Common Mistakes Choir Directors Regardless of experience, age-level, location, or ability of the choir, it seems that it is inevitable that we will make mistakes as choir directors.  How we learn from these mistakes can help our choirs reach their full potential and make us more effective than ever, both in the rehearsal room and on the podium.

One of the best things about being able to work with choirs from all over the country is being able to learn how much we, as choir directors, all have in common. I have noticed that many of us seem to make the same mistakes and we arrive at similar solutions, which help us learn and move forward.

These are not big mistakes, but the types of things that keep our choirs from reaching their full potential. The kinds of little things, that when overlooked and uncorrected, can drain the motivation out of our singers, undermine our own confidence, and frustrate our singers.

I recently asked the choral community to contribute mistakes that they make, have made, or see other directors make. What I found was that many of us , in fact, do make the same mistakes, but that we are also able to think of great solutions.

Below is a list of MISTAKES that we, as choir directors, all make, and solutions for each. (in no particular order)

  1. Choosing repertoire that is TOO hard
  2. Not preparing adequately
  3. Not giving the choir ownership of the music
  4. Not treating your collaborative pianist as a collaborator
  5. Watching music instead of the singers
  6. Talking too much in rehearsal
  7. Stopping too frequently
  8. Lack of clarity with spoken directions
  9. Not teaching that singing is different from speaking (diction)
  10. Letting the conducting get in the way of the music

Choosing repertoire that is TOO hard
Do less, better. If your singers are not performing to their potential, either give them easier music that they can perform well or take a closer look at how you are preparing the music. If there is too much difficult rep, the artistry and excellence start to suffer. Nobody enjoys not feel good about what they are doing, so think about who the music is serving, as directors; we owe it to our choirs.

Not preparing adequately
Prepare early and often. I remember a new teacher asking, “how do I know when I have done enough to prepare my music.” We could always do more, but many of us too often are underprepared to get in front of our groups. It’s so easy to get caught up in the minutia of the everyday; prepare early and often for what each rehearsal and performance needs the most from you.

Not giving the choir ownership of the music
Let your choir take responsibility for their singing. As a conductor, you have enough to worry about without having to think that you are responsible for everything they do. Listen to what they are doing.  When you give them feedback, hold them accountable for making the change you want. Then praise them for their growth.

Not treating collaborators as collaborators
It takes a village, so that all remember to be grateful to those who support you. I love the quote, “the person at the keyboard is the most important person in the rehearsal.” This is so true in so many ways, especially if that person is someone other than you. Take time to thank and appreciate your collaborators for allowing you to have the freedom to be in front of the choir.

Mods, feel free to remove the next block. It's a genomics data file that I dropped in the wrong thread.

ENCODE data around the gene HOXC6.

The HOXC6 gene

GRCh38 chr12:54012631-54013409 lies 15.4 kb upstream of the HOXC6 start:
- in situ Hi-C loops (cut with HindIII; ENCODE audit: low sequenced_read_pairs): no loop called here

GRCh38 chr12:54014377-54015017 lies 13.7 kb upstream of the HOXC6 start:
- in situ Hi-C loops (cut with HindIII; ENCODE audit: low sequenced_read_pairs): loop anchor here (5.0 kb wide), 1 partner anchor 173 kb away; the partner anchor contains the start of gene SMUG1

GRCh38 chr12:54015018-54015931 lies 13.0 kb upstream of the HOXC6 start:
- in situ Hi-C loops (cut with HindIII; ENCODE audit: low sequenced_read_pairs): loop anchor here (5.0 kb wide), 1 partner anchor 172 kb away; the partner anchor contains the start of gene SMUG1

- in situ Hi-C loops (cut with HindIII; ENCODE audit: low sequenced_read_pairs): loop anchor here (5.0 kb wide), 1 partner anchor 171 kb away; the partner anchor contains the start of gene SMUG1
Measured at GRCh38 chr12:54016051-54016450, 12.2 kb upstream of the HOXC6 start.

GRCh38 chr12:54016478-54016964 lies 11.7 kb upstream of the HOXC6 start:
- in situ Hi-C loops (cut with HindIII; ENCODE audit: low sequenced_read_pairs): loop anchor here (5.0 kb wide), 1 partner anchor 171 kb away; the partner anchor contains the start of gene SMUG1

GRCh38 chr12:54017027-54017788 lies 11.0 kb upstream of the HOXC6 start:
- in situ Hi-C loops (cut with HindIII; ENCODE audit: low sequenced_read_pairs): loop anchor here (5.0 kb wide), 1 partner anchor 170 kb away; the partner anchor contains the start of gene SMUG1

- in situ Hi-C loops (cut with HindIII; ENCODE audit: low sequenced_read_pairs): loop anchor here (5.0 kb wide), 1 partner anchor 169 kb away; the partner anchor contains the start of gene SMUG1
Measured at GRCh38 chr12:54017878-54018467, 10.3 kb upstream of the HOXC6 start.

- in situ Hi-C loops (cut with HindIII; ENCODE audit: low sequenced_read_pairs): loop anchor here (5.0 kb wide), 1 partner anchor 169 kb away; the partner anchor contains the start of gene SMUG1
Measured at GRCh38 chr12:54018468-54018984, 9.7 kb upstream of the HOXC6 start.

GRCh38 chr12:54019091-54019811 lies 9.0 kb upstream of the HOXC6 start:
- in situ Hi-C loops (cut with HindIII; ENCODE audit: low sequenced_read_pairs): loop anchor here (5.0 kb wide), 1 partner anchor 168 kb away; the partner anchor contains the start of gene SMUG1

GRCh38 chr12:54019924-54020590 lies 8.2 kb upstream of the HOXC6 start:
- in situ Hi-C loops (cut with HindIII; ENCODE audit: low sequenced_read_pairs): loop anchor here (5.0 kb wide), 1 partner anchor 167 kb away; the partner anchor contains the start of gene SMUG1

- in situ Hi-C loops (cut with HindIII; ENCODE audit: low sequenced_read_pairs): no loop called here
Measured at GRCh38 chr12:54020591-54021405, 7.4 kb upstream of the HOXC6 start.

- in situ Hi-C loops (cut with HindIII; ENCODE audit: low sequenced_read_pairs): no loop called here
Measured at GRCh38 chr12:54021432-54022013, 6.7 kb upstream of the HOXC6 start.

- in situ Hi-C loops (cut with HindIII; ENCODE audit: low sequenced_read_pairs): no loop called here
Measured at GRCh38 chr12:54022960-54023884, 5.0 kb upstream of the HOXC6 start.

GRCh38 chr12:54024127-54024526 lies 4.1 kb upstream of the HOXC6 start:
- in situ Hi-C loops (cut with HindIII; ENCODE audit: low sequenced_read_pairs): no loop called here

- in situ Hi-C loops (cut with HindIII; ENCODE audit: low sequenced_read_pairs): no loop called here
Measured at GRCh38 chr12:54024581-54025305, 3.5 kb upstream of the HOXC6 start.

Watching music instead of the singers
Memorize. Always have a score handy, it is like glancing at a rearview mirror when you drive. Take a quick glance, but keep your eyes on what is important, the choir. They LOVE when you make direct eye contact with them. So glance if you need to, but always keep your eyes on the road, or in this case the choir.

Talking too much in rehearsal
Communicate more, talk less. It is easy to get caught up in abstract concepts but remember conducting can be quite effective without speaking. It is powerful to stop a rehearsal and say, “we are going to do that again, this time watch me.” You’ll be amazed at how responsive your choir can be.

Stopping too frequently
Let the choir sing. Sometimes it’s tempting to stop the choir every time you hear something you do not like. Make notes in your score and decide how to deal with it later. It might be in the same rehearsal, or you may need time to plan a solution, but let the singers sing; it is why they are there.

Lack of clarity with spoken directions
Faster/Slower, Louder/Softer, Shorter/Longer. It is amazing how much change you can affect with ONLY those six words.

Not teaching that singing is different from speaking (diction)
Focus on vowel sounds, and consonants as being MUCH different from our spoken language. Sing just the vowels, sing just the consonants, then put it all together. Many issues can be fixed by getting the singers singing the same sound at the same time.

Letting the conducting get in the way of the music
Be musical. This looks different depending on whether you are in a rehearsal, a reading session, or a performance, but never forget why we wanted to be a conductor in the first place, it’s all about the music.

Many thanks to Kevin Flannagan, Mike Nichols, Craig Harmann, Andrew Schneider, Naason Hernandez-Canales, Drew Collins, Chris Frye, Sean Boulware, Craig Collins, Ana Lúcia Carvalho, Bert Fox, Shannon Barks, Alex Kovalsky for being part of the initial sampling and contributing to the list.


Add a mistake to the list

Have a mistake you would like to add to the list?

If you know of a mistake you have seen, or you have done, I would love to hear about it.

Add a mistake to the list